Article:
Obama Administration Continues to Stall on Keystone XL Pipeline

Rebuking delays by the EPA, a subcommittee of the House Energy & Commerce Committee, passed legislation today that would require a decision to be made on the Keystone XL Pipeline by November 1, 2011.  The project was first proposed over 5 years ago by Transcanada. Pending approval by the State Department (the State Department is in charge here as the pipeline crosses into Canada), the ambitious 2000 mile pipeline would link oil sand production in Canada to refineries in Texas, with a capacity that could potentially exceed 1 million barrels per day.

Unsurprisingly, the environmentalists have thrown the book at EPA, with all sorts of misleading concerns:

Such considerations are irrelevant to ENGOs, which have become a fount of misinformation on Keystone. In February a coalition consisting of the Natural Resources Defense Council, the Sierra Club, the National Wildlife Federation and Pipeline Safety Trust produced a report titled Tar Sands Pipeline Safety Risks. The report claimed that diluted bitumen was “a highly corrosive, acidic, and potentially unstable blend of thick raw bitumen and volatile natural gas liquid condensate.” Thus its transportation represented an unacknowledged hazard, while the line’s “higher operating temperatures and pressures” presented new and significant risks. The report claimed, alarmingly, that the Alberta pipeline system had “16 times as many spills due to internal corrosion as the U.S. system” and implied that this was due to the transportation of diluted bitumen.

Alberta’s Energy Resources Conservation Board (ERCB) responded immediately that the ENGO’s report was riddled with errors. When it came to transporting bitumen and bitumen blends, there had been only eight spills attributed to internal corrosion in the previous 35 years. Canadian pipeline spill rates were in fact lower than those in the U.S. Moreover, when it came to claims of extra corrosivity, there was no evidence of any difference in failure rates for pipelines carrying bitumen or blends. TransCanada meanwhile pointed out that the heat of any crude or synthetic product in pipelines was a function of friction and common to all lines. The pressures in the Keystone XL line would not be outside industry norms.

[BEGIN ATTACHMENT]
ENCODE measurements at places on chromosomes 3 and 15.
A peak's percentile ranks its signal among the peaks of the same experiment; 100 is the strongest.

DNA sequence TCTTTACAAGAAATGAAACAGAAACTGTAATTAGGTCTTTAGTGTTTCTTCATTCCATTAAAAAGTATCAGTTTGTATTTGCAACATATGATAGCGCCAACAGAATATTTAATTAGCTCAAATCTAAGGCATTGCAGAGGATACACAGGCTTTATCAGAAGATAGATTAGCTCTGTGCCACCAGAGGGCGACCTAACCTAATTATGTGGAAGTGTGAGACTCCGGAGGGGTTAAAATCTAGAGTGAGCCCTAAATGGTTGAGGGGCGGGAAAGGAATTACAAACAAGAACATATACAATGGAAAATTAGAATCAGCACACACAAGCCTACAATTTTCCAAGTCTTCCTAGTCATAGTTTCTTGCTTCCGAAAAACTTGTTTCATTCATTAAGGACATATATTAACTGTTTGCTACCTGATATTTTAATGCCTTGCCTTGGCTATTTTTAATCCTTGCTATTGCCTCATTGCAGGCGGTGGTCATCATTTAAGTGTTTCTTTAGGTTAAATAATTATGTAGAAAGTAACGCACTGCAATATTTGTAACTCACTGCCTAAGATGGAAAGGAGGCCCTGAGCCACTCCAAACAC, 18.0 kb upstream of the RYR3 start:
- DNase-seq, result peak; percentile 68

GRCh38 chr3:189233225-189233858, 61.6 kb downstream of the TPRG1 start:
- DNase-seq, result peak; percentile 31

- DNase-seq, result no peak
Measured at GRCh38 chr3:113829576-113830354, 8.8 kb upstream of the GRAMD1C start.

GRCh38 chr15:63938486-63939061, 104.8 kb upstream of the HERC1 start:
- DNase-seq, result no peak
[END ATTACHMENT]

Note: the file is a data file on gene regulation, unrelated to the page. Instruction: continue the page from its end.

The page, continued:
The environmentalists also warned of future events similar in scope to the Deepwater Horizon oil spill, which is of course absurd.

A larger point to be made here is that despite the futile wishes of the environmental movement, the oil will be extracted from the ground in Canada. Banning the KeystoneXL pipeline won’t change this, the oil will still be sold either to the U.S. or possibly overseas. Not allowing construction of the Keystone XL pipeline might have the unintended consequence of actually increasing total emissions, as Michael Giberson explains:

Since a pipeline would be the cheapest and best way to deliver Alberta’s oil to market, if the National Wildlife Federation and other groups succeed in imposing some more complicated and costly delivery method then at the margin some production in Alberta will be deterred. The result: U.S. will instead buy the oil that would have come from Alberta from elsewhere, and have it delivered by ocean-crossing tankers. Last I looked oil tankers were not propelled by rainbow juice and unicorn kisses, so those likely alternatives will come with their own set of greenhouse gasses and other emissions.

Assuming the tar sands are developed – and as Hahn and Passell say, “last time we looked, Canada was a functioning democracy capable of making its own decisions” – the pipeline is likely the most environmentally friendly way of delivering the oil to consumers.

Indeed. This also serves of another example of the ongoing battle between economic prosperity and strict environmentalism. Blocking the hundred’s of different projects similar to this does have a real, negative effect on employment in the United States.



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